No, this post isn’t about my looming Twitter addiction. It’s about what you can learn from using social networks. One of the people I decided to follow when I started on Twitter recently was John Perry Barlow ( @JohnPerryBarlow)
I mostly know of Barlow through his songwriting work for the Grateful Dead. He was a frequent collaborator with Bob Weir and helped write such classics as Cassidy, Lost Sailor, Saint of Circumstance, Hell in a Bucket, Music Never Stopped and I Need a Miracle. All great, great songs. I also knew that he was a very close friend of John F. Kennedy Jr. What I didn’t know was that he was also a lifelong friend of LSD advocate Timothy Leary and a founding members of the Electronic Frontier Foundation. In short, a fascinating character and someone I was definitely interested in following. Well, I haven’t been disappointed. They say brevity is the soul of wit and Twitter’s 140 character limit puts it to the test. Barlow, well, he’s made for Twitter.
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About a week ago comes this,
I’m in rehab. Folks say, You’ll admit that? Hell, why not? I was a famous drunk. I won’t mind being a famous alcoholic.
Damn. How about that. He throws it right out there and shares it with his social network. I don’t know why but this really struck me, the openness, the sharing. It was so social when most would try to keep it so private.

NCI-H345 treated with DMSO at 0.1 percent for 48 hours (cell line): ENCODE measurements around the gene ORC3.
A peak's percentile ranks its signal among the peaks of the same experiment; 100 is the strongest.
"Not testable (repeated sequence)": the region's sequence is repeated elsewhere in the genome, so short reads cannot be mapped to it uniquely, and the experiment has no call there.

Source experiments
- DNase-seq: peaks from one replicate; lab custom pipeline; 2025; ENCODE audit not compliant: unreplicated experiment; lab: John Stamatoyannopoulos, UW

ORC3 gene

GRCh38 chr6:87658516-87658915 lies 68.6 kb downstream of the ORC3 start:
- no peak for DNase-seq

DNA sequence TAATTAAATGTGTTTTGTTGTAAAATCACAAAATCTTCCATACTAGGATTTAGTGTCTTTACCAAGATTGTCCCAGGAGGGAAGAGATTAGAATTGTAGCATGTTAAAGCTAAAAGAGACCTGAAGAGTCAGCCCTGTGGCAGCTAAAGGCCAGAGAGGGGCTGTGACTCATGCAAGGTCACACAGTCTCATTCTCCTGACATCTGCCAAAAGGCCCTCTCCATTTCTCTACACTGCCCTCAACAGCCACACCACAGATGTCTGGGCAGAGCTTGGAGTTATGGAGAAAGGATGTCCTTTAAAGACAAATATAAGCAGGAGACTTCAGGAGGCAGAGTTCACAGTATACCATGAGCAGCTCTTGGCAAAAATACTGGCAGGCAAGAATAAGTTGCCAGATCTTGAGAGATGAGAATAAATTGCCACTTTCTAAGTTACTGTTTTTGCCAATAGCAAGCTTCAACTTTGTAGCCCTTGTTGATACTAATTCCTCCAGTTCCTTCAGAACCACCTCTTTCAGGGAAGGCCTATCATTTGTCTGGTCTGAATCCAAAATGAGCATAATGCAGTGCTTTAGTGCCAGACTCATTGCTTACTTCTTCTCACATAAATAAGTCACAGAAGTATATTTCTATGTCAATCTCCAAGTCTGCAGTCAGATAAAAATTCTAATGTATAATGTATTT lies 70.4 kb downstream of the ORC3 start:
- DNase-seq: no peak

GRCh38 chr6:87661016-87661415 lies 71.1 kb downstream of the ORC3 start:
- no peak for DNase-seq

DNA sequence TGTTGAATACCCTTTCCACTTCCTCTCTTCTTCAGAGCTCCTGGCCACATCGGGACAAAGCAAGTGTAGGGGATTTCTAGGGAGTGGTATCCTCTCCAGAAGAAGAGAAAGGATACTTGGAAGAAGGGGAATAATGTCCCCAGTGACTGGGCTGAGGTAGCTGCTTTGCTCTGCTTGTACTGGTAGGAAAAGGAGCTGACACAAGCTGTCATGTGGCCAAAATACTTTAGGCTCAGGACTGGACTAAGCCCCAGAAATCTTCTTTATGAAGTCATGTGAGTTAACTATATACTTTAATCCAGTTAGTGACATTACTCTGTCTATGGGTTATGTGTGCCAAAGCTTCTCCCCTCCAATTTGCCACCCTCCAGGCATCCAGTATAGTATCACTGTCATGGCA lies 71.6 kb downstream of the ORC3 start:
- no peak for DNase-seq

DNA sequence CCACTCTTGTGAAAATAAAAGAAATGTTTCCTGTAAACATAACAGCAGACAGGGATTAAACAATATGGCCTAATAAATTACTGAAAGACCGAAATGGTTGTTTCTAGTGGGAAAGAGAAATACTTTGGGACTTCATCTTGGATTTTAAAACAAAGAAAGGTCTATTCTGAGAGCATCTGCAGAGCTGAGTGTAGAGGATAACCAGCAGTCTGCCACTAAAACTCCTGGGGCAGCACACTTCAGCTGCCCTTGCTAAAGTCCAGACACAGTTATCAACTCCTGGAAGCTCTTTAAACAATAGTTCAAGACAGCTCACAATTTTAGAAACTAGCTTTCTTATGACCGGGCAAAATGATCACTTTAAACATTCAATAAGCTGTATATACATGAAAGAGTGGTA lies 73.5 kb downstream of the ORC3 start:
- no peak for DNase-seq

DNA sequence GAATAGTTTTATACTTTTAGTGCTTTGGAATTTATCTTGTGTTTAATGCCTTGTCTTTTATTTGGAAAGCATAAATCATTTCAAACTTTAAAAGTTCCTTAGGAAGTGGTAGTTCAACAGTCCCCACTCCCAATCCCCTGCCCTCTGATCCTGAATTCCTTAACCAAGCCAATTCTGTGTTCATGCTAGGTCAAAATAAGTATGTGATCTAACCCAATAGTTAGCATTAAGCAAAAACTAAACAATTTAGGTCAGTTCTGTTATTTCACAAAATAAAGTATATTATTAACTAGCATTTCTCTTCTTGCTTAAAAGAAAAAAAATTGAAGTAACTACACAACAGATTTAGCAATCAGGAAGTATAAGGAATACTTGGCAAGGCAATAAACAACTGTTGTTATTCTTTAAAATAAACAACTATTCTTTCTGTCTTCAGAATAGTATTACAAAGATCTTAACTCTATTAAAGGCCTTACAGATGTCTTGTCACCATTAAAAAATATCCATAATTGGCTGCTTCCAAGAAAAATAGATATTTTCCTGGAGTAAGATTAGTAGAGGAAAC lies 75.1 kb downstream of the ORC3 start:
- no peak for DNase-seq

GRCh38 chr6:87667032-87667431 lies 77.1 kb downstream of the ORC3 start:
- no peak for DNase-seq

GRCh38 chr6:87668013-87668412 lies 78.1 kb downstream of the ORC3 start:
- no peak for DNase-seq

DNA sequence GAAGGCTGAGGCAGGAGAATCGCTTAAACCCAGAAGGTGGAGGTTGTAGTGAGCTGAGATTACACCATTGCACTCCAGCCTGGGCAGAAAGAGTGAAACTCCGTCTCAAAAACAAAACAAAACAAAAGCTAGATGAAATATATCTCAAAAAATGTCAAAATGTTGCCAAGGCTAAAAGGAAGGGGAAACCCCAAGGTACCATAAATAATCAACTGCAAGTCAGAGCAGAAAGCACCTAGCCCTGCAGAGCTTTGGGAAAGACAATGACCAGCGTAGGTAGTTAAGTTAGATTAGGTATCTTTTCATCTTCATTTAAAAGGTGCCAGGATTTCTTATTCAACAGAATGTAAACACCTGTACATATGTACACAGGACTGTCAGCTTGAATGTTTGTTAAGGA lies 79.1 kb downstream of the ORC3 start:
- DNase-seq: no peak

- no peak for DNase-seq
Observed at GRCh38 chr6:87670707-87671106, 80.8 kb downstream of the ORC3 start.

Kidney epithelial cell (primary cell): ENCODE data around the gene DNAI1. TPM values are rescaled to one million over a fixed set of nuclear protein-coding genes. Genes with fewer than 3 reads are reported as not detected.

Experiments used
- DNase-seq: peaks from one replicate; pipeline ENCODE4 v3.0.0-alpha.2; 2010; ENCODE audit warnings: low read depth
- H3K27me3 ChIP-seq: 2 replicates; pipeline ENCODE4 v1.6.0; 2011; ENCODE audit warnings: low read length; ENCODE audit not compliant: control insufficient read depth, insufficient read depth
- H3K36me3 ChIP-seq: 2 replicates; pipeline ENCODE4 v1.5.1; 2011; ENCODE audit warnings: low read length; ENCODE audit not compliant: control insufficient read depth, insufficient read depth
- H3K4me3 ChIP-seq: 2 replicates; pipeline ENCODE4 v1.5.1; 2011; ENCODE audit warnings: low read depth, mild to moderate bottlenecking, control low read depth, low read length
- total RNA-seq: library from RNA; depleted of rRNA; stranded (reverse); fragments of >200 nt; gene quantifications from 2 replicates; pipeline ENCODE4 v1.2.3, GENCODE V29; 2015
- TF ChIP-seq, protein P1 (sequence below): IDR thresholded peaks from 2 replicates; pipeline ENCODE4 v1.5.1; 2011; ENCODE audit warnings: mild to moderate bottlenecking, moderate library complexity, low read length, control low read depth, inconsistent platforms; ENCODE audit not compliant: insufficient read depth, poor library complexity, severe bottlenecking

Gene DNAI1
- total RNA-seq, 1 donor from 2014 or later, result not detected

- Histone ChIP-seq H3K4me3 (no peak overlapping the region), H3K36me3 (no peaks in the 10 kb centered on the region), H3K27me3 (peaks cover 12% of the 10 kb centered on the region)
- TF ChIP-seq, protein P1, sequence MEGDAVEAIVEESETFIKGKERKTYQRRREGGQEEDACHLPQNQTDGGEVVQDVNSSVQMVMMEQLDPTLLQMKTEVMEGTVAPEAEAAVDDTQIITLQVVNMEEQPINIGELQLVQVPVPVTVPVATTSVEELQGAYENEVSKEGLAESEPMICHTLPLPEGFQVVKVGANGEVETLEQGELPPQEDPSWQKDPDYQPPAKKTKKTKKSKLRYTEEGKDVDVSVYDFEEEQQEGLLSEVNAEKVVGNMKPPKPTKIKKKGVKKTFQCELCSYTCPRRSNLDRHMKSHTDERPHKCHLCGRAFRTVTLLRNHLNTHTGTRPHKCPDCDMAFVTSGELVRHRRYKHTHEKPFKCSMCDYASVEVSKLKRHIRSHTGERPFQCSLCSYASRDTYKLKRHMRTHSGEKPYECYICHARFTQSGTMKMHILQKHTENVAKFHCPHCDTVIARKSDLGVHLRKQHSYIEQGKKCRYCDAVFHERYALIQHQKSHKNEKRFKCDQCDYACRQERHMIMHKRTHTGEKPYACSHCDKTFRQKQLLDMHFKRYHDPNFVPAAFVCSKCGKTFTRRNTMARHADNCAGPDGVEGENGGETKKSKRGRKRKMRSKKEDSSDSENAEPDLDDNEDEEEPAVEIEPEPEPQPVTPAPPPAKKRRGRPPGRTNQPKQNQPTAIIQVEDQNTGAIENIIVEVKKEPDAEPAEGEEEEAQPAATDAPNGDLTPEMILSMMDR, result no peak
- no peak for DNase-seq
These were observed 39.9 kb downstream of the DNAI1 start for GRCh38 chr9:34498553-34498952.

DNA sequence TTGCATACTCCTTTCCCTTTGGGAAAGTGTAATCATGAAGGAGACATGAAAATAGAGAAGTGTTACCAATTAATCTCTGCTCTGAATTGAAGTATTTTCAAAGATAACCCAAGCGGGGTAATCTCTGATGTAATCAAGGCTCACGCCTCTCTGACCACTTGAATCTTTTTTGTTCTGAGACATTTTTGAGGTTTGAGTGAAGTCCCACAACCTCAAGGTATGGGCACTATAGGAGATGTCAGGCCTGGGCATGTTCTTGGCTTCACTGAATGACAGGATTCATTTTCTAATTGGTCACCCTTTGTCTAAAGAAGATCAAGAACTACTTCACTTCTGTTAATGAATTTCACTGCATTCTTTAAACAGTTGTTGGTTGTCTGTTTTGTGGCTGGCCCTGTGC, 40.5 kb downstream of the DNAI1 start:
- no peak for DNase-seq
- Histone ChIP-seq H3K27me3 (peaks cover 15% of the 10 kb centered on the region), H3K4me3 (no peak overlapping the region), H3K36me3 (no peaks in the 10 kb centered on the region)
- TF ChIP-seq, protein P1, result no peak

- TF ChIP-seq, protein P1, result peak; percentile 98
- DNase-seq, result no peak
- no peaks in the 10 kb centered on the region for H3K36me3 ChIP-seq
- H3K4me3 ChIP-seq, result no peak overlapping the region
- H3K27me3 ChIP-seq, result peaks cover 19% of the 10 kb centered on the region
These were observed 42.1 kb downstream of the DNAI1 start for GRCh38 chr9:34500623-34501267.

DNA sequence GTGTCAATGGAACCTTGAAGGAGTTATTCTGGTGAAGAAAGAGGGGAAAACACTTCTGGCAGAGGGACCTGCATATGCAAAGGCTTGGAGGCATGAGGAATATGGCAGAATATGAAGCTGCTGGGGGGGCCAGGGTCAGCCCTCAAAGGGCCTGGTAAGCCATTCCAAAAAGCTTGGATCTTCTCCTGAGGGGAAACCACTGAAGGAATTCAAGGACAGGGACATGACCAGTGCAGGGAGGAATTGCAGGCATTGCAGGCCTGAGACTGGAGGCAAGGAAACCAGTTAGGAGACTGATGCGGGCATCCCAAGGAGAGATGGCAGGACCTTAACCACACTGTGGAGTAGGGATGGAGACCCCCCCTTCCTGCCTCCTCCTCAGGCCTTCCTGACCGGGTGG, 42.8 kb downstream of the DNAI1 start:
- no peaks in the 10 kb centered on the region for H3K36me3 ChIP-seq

The way I see it… If an economy as fucked up as this one can be in recovery, why not me?
I’m sitting between Seattle & Tacoma with my dear pal Creighton King, surrounded by my fellow inmates in our green scrubs.
Rehab is for quitters.
I am heartened by the support of my friends & Twitterers. I went public about this ’cause I will need that support actively.
This is not in keeping with AA doctrine, but I’ve never fully embraced that religion. I associate anonymity with shame.
What came next was a thunderbolt, at least for me.
“One of these days I’m gonna pull myself together, soon as finish tearing myself apart.”
I wrote that line for Brent Mydland, dead 19 years today. A sweet, doomed genius he was, who could only speak in music.
Has it been 19 years since Brent Mydland died? Most of you are scratching your heads. He was an incredibly talented singer and keyboard player who played with the Grateful Dead from 1979 to 1990. I remember it like it was yesterday, exactly where I was and who I was with when I heard the news.
Barlow’s reminder of his death got me thinking about Mydland’s daughters, who were close to my kids ages (6, 5) at the time of his death in 1990. Nineteen years. I wondered how they were doing. Were they married? Have kids of their own? Think of how much he missed in nineteen years. Addiction is like cancer in that most everybody knows somebody who has struggled with it. Some more than others. I’ve known more than one, believe me. What a destructive force addiction is. It is like a hurricane that blows through lives and destroys everything in its path. If you’ve ever watched Intervention on A&E, you know.
Mydland got plucked from relative obscurity to join one of the most popular and profitable bands in the world. He was married with two beautiful little girls. What would drive a man in his position to shoot a speedball? Addiction.
Inevitably I started thinking about my life, my health, my priorities and my kids. I don’t want to miss a thing.
And what got me thinking all these deep thoughts? A guy Tweeting from rehab. Life lessons in 140 characters or less.